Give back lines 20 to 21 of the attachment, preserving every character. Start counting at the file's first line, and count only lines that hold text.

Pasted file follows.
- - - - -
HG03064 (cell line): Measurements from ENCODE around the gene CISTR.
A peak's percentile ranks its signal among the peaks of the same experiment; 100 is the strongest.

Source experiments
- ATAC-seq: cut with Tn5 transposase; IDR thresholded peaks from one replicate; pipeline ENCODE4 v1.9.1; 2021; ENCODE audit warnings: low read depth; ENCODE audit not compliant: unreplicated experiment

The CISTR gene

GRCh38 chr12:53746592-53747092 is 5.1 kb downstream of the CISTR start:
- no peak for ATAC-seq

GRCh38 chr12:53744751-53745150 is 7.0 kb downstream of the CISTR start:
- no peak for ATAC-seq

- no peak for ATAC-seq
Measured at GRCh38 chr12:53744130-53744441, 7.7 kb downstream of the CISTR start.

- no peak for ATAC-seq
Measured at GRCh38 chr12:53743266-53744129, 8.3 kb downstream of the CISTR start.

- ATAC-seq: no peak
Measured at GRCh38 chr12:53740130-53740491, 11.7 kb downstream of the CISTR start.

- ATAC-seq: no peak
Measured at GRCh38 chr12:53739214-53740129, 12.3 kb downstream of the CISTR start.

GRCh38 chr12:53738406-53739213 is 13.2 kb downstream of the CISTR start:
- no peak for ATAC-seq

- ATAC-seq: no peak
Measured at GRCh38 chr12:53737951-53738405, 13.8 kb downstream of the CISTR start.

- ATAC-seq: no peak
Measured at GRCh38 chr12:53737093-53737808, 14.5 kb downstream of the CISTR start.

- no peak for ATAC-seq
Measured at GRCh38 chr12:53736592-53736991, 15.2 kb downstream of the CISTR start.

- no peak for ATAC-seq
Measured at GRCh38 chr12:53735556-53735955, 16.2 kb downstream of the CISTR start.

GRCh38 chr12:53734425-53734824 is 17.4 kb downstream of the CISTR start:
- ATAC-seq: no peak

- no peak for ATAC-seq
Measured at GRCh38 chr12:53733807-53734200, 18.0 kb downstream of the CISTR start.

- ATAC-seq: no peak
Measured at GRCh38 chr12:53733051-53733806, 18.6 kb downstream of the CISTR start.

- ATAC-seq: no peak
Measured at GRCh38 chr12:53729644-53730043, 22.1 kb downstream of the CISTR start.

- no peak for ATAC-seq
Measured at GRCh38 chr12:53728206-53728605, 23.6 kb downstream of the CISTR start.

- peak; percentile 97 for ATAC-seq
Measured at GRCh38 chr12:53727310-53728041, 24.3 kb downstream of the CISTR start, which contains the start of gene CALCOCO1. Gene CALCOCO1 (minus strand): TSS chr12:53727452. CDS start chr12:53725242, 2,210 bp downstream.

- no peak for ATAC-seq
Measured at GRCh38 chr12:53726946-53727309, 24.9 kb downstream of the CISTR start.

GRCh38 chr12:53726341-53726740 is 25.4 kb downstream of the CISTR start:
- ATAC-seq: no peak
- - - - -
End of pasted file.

- ATAC-seq: no peak
Measured at GRCh38 chr12:53737951-53738405, 13.8 kb downstream of the CISTR start.